Also in 1962, actor Willie Best, who played stereotypical shuffling blacks in movies & on the TV series My Little Margie, The Stu Erwin Show & Waterfront, succumbed to cancer at age 45.
Still this day in 1962, RCA Victor released Elvis Presley‘s last #1 hit for the next seven years, “Good Luck Charm.”
In 1964, The Beatles were at the Abbey Road Studios in London to tape two John Lennon compositions, “If I Fell” and “Tell Me Why.”
Also in 1964, The Rolling Stones made their second appearance on the BBC TV show Top of the Pops, performing “Not Fade Away.”
In 1965, a 21-day, twice-nightly, U.K. package tour with Del Shannon, Wayne Fontana & The Mindbenders and Herman’s Hermits kicked off at the City Hall at Sheffield, England.
In 1966, The Supremes were the featured ‘Mystery Guests’ (“Sign In Please!”) on the CBS-TV panel show “What’s My Line.”
Earlier that same evening in 1966, on CBS-TV’s Ed Sullivan Show, Nancy Sinatrasang her signature song, “These Boots are Made For Walking,” Gary Lewis and the Playboys performed “She’s Just My Style,” and Petula Clark sang two of her hits, “A Sign of the Times,” and “My Love.” The laughs came from comic legends Richard Pryor and a Sullivan favorite, Alan King.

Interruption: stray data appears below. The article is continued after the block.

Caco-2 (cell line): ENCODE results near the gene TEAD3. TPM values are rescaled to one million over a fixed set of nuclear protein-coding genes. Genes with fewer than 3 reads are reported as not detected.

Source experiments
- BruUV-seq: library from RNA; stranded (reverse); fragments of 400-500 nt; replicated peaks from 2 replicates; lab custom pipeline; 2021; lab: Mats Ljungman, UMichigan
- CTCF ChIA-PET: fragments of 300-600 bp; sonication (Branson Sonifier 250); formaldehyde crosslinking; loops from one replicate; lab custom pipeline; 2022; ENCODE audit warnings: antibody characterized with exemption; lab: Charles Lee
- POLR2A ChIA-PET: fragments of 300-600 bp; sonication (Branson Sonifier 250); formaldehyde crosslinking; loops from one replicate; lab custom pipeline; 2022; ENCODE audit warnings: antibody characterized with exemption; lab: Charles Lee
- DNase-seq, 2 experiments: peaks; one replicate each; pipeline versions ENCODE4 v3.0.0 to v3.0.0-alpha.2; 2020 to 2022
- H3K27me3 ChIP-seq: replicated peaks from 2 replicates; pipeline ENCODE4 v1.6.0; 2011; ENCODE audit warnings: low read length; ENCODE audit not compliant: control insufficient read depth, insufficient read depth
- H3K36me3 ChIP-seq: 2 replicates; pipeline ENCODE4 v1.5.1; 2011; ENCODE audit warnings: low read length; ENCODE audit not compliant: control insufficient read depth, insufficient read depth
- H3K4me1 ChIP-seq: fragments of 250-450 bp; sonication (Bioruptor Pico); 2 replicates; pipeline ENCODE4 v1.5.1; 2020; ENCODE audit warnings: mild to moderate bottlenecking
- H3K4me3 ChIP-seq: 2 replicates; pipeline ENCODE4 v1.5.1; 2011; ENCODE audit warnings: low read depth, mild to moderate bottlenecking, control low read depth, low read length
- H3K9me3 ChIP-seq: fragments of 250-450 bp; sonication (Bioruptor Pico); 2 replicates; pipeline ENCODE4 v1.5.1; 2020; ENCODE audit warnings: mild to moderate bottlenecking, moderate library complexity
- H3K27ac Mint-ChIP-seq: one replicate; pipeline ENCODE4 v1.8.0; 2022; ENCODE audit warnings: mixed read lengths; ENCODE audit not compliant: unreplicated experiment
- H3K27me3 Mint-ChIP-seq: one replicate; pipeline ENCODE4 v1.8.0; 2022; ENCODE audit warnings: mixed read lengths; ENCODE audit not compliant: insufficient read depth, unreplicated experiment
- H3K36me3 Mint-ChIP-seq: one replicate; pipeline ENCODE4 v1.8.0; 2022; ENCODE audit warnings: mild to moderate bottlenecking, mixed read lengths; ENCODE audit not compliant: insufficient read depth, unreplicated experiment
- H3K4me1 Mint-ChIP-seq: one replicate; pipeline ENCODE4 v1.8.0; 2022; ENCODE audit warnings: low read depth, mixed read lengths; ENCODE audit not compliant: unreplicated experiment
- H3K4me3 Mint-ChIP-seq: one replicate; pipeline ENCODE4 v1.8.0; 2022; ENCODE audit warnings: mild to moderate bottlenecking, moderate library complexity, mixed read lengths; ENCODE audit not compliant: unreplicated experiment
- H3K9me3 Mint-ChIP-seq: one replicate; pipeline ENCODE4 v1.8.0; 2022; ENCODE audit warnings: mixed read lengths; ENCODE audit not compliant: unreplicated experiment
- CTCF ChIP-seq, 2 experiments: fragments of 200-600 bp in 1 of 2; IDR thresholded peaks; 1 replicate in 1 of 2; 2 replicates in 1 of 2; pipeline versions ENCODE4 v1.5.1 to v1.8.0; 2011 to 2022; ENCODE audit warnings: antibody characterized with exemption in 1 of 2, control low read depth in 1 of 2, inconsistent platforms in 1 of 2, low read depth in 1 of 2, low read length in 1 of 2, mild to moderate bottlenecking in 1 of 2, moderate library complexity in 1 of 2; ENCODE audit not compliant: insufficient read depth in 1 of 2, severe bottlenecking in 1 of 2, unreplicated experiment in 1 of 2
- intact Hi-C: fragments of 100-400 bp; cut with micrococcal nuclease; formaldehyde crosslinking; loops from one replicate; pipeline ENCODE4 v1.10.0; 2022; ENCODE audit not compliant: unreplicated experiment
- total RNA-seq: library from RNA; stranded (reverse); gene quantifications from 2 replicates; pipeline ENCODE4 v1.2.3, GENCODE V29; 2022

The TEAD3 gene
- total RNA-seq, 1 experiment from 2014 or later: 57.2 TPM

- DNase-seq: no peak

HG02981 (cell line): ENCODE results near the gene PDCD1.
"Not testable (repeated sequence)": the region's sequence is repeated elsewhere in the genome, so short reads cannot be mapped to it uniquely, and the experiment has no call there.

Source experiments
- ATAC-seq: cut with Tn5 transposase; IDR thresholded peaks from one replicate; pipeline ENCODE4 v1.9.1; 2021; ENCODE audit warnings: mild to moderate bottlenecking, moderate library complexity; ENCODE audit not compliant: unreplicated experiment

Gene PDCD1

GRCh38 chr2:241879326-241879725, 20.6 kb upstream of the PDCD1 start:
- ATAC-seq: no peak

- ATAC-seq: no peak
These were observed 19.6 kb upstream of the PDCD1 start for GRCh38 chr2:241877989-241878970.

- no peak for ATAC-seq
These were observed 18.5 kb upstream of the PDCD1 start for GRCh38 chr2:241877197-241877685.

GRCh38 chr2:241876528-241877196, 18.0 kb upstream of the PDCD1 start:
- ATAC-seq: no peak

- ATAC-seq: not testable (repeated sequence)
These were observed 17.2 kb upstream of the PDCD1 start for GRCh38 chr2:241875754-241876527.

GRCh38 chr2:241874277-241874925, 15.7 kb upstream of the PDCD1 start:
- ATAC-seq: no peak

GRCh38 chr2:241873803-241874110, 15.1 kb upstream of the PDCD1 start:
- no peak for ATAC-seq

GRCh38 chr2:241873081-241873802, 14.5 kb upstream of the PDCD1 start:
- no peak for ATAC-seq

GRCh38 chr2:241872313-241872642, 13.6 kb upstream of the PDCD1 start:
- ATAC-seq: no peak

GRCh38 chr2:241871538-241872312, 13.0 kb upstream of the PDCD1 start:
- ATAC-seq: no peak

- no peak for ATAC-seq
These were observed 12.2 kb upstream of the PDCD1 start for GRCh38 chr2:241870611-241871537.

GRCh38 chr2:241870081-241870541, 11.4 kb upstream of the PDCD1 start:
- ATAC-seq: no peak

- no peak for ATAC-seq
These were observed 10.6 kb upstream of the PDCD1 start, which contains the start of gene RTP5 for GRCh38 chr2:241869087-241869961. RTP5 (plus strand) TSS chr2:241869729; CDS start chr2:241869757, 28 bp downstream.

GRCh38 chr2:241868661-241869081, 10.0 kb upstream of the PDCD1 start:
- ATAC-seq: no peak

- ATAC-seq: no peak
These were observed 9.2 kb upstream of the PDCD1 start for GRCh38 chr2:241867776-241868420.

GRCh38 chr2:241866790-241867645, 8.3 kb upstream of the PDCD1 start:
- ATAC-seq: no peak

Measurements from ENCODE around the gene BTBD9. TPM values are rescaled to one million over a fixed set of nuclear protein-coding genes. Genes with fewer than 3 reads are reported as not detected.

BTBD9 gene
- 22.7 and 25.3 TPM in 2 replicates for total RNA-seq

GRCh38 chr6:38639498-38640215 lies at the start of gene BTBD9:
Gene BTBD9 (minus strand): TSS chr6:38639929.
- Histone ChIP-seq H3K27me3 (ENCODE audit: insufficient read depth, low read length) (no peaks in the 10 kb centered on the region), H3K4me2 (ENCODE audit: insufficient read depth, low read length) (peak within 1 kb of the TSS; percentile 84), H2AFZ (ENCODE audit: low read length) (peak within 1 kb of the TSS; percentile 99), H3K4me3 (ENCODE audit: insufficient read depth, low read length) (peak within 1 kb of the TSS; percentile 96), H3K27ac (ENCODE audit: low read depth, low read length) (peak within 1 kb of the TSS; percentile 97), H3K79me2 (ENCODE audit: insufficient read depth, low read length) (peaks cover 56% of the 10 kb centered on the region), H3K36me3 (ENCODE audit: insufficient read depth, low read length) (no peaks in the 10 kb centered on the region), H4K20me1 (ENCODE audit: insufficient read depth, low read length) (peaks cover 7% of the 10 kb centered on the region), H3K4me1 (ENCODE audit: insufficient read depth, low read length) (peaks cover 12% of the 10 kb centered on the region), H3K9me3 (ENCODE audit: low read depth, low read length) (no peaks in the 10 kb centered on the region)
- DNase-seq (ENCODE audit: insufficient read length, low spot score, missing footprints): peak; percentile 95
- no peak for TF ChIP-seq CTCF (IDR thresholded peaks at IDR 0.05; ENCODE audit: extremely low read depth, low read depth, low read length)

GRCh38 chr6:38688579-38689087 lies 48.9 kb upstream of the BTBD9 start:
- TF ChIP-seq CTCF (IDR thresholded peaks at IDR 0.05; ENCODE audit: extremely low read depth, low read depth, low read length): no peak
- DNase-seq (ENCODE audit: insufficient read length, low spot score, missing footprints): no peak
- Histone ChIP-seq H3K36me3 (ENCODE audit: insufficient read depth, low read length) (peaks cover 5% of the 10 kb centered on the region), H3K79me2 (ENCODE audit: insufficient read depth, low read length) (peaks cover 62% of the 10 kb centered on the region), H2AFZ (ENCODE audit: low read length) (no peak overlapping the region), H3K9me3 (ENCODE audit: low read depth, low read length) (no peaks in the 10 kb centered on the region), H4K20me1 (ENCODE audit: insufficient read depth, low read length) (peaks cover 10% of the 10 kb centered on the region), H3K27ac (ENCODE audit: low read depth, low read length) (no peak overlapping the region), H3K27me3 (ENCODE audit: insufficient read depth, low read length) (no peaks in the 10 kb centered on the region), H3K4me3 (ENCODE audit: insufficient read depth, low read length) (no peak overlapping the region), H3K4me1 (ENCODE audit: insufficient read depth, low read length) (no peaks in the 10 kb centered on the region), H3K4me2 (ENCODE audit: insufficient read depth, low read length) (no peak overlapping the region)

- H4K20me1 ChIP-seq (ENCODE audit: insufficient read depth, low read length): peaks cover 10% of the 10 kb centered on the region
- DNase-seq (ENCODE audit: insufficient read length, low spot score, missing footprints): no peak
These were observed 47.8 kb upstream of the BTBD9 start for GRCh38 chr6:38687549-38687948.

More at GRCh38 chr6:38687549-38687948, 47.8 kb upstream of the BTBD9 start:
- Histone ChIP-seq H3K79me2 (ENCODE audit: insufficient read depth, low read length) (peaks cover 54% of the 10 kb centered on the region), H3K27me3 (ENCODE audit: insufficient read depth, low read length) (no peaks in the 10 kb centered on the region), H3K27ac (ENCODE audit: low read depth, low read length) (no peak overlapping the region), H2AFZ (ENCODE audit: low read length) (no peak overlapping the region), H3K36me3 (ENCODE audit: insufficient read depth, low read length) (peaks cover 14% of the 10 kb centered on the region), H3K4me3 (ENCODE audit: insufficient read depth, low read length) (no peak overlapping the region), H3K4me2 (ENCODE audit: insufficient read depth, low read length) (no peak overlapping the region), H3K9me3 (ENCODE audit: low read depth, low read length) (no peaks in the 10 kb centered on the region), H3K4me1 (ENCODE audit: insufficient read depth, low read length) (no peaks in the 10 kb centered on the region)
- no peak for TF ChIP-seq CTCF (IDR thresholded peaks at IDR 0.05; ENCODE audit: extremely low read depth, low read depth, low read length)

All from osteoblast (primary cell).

In 1967, Pink Floyd recorded their first single, “Arnold Layne.” The song, about a man who steals garments from clotheslines, became a #1 hit in Britain but failed to chart in North America.
Also this date in 1967, the Toronto rock band The Paupers made their New York debut at the Cafe A Go Go. They recorded two albums and had modest hits in this country with the singles ”If I Call You By Some Name” and ”Simple Deed.” The Paupers broke up in mid-1968.
In 1969, Bob Dylan and Johnny Cash recorded “Girl From The North Country” for Dylan’s “Nashville Skyline” album.
In 1970, Simon and Garfunkel received a Gold Record for their single, “Bridge Over Troubled Water.” The duo was so impressed with their deserved achievement that they tried to play the gold disc on their stereo. But instead they heard Mitch Miller’s “Bridge on the River Kwai”, a different kind of hit from the same Columbia label they recorded for! Amazing but weird, huh?
Also this day in 1970, members of the Jefferson Airplane were fined one-thousand dollars for mouthing obscenities during a concert in Oklahoma City.
In 1974, actor Pat Brady,(below left) the comical sidekick on The Roy Rogers Show on radio & TV, and a singing member of the Sons of the Pioneers, died in a Colorado road accident at age 59.
Also in 1974, Joni Mitchell‘s album Court and Spark turned gold in the US. Her highest charting singles were Help Me and Free Man in Paris.
Still in 1974, Cher filed for divorce from Sonny Bono.
In 1976, Mick Jagger was hospitalized in New York with a respiratory infection.
In 1977, Keith Richards of the Rolling Stones was arrested at the Harbour Castle Hotel in Toronto on cocaine and heroin possession charges. He was eventually found guilty. In lieu of a jail sentence for Richards, the Rolling Stones played two concerts for the blind at the civic auditorium in Oshawa, in April 1979.